During the last decade, in Dutch Law Schools, in the field of private law (including corporate and insolvency law), gradually an emphasis has been placed on empirical legal studies. Traditionally, the nature of the study of law is rather descriptive (what is the law?) and normative (what should it be?). Empirical legal science mainly concerns the consequences of the application of a particular rule of law. Personally (may I say, a veteran in traditional legal research) I have no objection to empirical research into law. It is only far from me to understand what the methods of social or other empirical sciences are and how to apply them. So welcome to studies that introduce such topics!
Elements to build a solid relation between law and psychology have been developed by Niek Strohmaier with his dissertation defended at the University of Leiden in July 2020, with the title Making Sense of Business failure. It is, as the subtitle indicates, a social psychological perspective on financial and legal judgments in the context of insolvency.
His starting point has been the observation that (i) financiers and legal professionals need to make several important judgments when faced with an insolvent business and (ii) that humans in general are notoriously susceptible to cognitive biases when faced with complex problems under certainty and time restrains. To what extent do these professionals succumb to the effects of cognitive biases when making sense of business failure? To answer these two questions, several studies were conducted including among legal professionals and financial professionals. Several of his studies concentrate on ‘similarity bias’, the judgment that when evaluating another person more favourably or behaving in a more positive manner towards another person is the result of a (perceived) shared identity or other shared characteristics.
Among a sample of bankers the study demonstrates that sense-making processes regarding the cause of a company’s financial distress can be affected by similarity bias to the extent that more external causal attributions are made in the case of high degrees of perceived similarity between bankers and entrepreneurs. The same bias was found to affect bankers’ trust in the entrepreneur, however, no significant relationship was found between perceived similarity and the likelihood of extending credit. Strohmaiers’ conclusion is that bankers in the specific context of credit decisions involving distressed assets might overall be less affected by similarity bias than other financiers such as venture capitalists.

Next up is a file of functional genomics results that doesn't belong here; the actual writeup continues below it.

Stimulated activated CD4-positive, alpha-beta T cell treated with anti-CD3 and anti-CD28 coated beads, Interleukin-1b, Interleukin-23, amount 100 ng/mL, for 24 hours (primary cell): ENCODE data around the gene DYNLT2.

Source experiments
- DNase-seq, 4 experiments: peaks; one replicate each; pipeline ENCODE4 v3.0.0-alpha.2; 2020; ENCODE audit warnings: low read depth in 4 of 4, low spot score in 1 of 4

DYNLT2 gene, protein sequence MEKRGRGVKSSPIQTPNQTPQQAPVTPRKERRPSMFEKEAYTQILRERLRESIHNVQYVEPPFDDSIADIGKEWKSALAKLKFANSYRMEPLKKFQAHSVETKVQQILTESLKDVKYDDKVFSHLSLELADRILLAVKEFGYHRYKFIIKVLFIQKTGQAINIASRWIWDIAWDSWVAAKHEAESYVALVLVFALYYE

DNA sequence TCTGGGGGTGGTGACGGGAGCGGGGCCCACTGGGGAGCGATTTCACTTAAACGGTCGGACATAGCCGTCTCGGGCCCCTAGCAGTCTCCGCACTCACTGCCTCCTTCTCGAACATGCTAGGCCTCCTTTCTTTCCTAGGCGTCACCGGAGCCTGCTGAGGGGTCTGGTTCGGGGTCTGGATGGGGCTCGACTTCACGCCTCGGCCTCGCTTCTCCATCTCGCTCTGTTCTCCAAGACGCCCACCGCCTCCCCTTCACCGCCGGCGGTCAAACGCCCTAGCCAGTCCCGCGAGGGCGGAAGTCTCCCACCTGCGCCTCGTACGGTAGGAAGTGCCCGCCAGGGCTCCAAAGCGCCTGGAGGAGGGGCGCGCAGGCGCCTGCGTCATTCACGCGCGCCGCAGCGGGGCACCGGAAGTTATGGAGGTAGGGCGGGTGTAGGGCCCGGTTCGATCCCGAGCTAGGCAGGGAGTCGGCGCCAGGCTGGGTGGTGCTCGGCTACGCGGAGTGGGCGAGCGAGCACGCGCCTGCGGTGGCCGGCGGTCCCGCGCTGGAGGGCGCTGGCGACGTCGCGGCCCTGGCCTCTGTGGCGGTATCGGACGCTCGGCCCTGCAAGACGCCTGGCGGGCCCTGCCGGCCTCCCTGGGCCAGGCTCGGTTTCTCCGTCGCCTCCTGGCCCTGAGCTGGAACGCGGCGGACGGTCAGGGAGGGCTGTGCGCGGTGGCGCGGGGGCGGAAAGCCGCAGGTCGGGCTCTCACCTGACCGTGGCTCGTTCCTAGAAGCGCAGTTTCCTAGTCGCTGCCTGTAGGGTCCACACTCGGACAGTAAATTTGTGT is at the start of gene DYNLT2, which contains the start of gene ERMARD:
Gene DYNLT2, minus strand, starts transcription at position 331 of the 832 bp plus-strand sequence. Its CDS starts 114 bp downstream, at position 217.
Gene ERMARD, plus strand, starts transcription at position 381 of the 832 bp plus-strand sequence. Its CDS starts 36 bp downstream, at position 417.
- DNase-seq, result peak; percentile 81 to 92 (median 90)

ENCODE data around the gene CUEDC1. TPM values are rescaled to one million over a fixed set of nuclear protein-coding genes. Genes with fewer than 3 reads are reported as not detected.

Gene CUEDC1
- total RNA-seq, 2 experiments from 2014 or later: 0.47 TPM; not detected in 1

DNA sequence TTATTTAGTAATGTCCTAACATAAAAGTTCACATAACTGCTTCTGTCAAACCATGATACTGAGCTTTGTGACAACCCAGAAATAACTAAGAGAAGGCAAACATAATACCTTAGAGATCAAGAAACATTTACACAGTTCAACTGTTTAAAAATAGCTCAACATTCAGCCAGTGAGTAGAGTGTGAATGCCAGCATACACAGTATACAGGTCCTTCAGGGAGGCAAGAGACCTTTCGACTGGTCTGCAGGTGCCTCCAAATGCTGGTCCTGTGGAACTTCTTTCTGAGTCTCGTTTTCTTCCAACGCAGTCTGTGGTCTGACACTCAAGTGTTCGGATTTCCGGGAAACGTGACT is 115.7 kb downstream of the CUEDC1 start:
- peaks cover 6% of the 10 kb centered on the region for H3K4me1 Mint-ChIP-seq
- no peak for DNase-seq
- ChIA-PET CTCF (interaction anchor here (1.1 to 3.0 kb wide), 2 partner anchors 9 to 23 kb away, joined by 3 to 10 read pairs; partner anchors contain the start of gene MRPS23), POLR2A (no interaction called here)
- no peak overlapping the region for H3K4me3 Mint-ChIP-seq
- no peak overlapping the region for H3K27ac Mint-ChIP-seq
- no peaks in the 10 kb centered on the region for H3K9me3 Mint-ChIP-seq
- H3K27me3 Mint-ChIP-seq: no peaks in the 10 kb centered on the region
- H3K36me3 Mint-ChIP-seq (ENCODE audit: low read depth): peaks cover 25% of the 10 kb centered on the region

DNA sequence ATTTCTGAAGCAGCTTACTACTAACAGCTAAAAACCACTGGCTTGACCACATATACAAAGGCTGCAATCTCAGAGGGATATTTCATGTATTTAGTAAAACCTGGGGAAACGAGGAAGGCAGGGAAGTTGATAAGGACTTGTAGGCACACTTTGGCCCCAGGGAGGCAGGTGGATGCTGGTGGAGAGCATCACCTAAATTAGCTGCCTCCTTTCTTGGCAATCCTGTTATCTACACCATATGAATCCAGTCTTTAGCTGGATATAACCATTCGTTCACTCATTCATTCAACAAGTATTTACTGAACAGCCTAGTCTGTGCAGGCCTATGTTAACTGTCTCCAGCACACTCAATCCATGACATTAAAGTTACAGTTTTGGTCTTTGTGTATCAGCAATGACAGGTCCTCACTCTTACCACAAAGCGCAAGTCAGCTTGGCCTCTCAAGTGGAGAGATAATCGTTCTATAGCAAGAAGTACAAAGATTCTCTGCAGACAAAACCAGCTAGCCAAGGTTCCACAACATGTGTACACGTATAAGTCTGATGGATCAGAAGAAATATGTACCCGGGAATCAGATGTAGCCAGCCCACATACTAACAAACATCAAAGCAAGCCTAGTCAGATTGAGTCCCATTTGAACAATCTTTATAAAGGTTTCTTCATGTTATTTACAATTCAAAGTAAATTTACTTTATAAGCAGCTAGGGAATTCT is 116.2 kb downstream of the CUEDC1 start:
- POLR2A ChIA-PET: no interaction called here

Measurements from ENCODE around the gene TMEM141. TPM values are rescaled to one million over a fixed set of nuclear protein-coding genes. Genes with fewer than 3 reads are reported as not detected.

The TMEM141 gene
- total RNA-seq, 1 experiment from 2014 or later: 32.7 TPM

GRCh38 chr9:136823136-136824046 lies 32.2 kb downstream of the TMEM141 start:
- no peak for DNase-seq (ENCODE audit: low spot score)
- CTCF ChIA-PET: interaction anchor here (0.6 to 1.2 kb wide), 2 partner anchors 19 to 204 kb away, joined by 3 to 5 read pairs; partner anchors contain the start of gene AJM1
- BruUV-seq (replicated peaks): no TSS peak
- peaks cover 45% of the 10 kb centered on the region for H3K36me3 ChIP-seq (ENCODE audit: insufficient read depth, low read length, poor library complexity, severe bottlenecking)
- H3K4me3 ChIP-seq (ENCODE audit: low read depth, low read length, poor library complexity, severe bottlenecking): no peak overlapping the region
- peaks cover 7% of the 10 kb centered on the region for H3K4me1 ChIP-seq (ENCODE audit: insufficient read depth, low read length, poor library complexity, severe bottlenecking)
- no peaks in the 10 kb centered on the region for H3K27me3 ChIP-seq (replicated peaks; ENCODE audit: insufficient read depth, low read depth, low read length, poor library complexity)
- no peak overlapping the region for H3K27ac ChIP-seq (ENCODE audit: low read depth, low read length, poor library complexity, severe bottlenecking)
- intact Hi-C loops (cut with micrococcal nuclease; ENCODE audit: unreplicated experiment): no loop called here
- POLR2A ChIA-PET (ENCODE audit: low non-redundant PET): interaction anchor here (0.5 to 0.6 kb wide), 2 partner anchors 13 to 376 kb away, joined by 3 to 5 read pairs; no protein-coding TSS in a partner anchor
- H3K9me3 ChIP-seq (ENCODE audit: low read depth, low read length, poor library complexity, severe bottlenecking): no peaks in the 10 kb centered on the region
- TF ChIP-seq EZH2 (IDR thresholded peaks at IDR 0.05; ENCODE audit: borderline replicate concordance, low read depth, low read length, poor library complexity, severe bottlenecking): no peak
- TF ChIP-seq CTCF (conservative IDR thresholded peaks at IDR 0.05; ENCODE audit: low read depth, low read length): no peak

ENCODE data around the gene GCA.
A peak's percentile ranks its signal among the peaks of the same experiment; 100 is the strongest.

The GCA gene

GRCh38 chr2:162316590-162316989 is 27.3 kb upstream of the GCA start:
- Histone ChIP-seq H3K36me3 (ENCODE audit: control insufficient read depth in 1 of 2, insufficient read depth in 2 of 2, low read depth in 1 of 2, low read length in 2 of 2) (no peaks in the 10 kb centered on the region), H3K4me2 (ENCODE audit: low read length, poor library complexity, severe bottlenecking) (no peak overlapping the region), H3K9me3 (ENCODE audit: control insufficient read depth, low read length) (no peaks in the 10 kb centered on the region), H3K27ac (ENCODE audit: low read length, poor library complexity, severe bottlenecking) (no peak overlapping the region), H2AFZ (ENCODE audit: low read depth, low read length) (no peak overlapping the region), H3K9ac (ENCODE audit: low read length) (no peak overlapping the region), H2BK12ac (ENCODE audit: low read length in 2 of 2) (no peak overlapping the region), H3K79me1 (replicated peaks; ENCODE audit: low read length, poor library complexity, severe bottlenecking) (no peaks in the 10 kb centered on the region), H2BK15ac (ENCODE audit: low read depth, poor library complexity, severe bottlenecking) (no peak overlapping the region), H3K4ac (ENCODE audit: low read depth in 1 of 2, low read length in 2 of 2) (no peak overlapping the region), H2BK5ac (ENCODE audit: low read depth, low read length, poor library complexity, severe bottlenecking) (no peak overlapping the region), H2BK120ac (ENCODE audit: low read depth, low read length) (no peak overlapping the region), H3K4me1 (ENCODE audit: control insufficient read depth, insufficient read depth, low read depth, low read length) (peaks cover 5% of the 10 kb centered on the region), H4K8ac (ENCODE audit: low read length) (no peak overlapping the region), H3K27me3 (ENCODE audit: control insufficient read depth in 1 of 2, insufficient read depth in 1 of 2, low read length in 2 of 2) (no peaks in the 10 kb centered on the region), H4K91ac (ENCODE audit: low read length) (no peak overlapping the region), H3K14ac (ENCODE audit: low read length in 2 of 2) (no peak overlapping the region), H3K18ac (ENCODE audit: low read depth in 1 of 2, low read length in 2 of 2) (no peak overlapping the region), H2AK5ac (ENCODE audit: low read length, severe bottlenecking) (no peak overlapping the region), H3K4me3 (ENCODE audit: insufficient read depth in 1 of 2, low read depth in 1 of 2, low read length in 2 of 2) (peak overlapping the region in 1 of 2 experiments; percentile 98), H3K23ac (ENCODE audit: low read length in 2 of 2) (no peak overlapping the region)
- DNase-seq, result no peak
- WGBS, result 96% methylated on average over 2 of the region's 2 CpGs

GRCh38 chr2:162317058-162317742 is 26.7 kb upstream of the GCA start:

Among a sample of legal professionals, it was found that they can be biased in their assessments of business valuations and business valuators. Specifically, the study showed that the outcome of a deal, the similarity with a valuator as well as the gender of a valuator, can all affect legally relevant judgments and evaluations pertaining to valuators and their valuations. Rather noteworthy, Strohmaier has found that these biases in the context of business valuation risk obscuring the efficient settlement of valuation disputes as well as unfounded trust or distrust in a particular valuation, which can then lead to suboptimal decisions to insolvent companies. This is quite a shocking finding for those who must on such judgments, especially a judge who wants to be informed objectively and thoroughly.
A large part of his study includes hindsight bias in judging director’s liability and irrelevant information pertaining to a director’s moral character influences mental state attributions, perceptions of a company’s outlook, as well as blame and punishment attributions. His overall conclusion is that the results found provide ample support for the idea that legal and financial professionals can be affected by cognitive biases when making sense of business failure.
The author believes that motivated reasoning processes play an important role in legal and financial judgments. It implies that people’s initial moral intuitions guide their subsequent sense-making processes in such a way that people are unconsciously motivated to arrive at a conclusion that is coherent with their initial reaction/intuition. At this juncture the bridge ibeng laid to the field of legal scholarship. Despite its importance, knowledge of cognitive biases in general and of motivated moral reasoning in particular is largely absent among financiers and legal professionals. Strohmaier argues that much work still needs to be done in as much as three fields: (i) to raise awareness of these key psychological insights among practitioners, (ii) to substantially improve insolvency investigations as well as judicial investigations to limit the effects biases can have, and (iii) to further develop his hypothesis pertaining to a change in mindset regarding business failure. He submits that normalizing business failure might help overcome some of the biases in sense-making processes stemming from moral intuitions.
Strohmaier is to be congratulated with his study. Interesting views, written in a clear way, making the lawyer-reader curious to learn more. I understand the author is preparing for a larger publication, aimed at lawyers, which will certainly be welcomed. We will certainly be hearing more from him, if only as a result of his Proposition 12 to his PhD: ‘A crash course in psychology should be mandatory in any law school’s curriculum’.